"The Handmaids Tale" by Margaret Atwood - exploring the limitations imposed by gender, power and religion

Essay by StephiHigh School, 10th gradeA, March 2004

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Task: In the text The Handmaid's Tale, Atwood explores the limitations imposed by gender, power and religion. Discuss.

In Margaret Atwood's A Handmaid's Tale, Atwood explores the limitations of society imposed by gender, power and religion. In the book, the male species is the dominant gender. The have a lot less restrictions, and many more freedoms. In one way they have the ultimate power, but in another, the females are in control. Power is divided into classes, or positions. Commanders and their wives seem to hold physical power, but handmaids hold the mental power. Although they can't think the way they want to, they can slightly alter someone else's wants and needs. Religion is the main source of limitations in the book. Their whole life is based around the bible, but only some bits, not all. They are forced to believe in Gilead's beliefs, and if they don't, they will suffer serious consequences.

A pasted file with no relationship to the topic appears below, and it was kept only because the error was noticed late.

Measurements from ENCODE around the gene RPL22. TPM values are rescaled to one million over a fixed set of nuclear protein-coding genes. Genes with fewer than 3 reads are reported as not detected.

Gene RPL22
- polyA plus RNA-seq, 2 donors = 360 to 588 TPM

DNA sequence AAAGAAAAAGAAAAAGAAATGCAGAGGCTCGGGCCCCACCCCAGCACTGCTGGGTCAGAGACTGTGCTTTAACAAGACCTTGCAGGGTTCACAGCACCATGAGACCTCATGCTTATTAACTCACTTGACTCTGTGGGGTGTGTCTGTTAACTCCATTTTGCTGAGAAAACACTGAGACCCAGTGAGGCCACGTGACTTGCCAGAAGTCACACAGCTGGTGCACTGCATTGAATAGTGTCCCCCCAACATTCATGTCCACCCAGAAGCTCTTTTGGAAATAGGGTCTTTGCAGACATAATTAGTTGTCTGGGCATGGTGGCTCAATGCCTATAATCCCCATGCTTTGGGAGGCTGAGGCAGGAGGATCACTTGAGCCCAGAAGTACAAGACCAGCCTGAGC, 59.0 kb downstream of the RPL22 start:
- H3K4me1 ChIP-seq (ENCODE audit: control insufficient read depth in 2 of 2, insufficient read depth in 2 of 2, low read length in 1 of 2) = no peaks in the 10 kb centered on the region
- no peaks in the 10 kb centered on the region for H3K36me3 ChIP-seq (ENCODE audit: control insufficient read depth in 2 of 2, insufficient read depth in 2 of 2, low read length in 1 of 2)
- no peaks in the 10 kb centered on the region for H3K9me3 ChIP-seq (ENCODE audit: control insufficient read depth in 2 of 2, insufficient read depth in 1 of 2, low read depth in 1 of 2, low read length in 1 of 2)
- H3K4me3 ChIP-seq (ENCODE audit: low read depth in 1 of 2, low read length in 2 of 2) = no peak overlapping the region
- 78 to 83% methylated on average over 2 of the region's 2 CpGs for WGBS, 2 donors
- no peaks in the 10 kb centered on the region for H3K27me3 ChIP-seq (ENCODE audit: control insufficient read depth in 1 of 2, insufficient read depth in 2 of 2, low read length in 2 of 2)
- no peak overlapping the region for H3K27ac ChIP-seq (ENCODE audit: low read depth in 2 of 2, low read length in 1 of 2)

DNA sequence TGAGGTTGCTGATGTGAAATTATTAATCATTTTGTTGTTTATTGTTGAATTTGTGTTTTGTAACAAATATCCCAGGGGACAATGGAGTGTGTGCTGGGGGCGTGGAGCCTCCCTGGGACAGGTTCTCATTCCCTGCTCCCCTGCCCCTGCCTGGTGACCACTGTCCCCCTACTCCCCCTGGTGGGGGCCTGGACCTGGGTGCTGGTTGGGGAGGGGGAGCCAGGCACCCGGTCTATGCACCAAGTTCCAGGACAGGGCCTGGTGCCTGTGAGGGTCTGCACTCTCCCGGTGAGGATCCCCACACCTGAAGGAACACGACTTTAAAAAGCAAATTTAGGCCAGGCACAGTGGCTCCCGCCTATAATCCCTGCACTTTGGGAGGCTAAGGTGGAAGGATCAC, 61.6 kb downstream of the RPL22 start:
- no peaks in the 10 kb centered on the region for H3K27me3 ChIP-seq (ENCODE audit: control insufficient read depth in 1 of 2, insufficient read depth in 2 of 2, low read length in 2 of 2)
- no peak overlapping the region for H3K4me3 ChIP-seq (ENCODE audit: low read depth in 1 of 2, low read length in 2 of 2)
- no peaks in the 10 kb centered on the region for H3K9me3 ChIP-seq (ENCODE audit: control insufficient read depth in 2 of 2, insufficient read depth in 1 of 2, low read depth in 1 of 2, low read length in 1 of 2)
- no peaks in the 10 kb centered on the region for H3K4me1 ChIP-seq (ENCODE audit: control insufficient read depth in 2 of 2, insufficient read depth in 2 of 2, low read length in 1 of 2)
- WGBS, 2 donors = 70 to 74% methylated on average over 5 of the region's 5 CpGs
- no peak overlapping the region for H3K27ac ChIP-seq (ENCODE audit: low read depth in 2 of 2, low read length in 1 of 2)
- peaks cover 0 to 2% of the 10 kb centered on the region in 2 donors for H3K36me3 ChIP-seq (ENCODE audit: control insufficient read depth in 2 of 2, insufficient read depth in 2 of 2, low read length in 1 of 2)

These three things limit the people enormously. They must think the way that is expected, act like they're supposed to, and even speak the way they are expected to speak.

Firstly, Atwood explores the limitations caused by gender. It is quite clear to see that the male gender dominates in the aspect of power and control. However, they seem to be more vulnerable than the women. A flash of a woman's eyes can melt a thousand hearts. Men have the freedom to go out, socialise, and have sex. They aren't expected to be fully covered, and they can do basically whatever they feel like. The handmaids however, are expected to dress in full length dresses, exposing no skin, avoid eye contact and verbal contact, forbidden to have any relationships with anyone (including friendships), and are considered as only "breeding tools". If they are unsuccessful at that,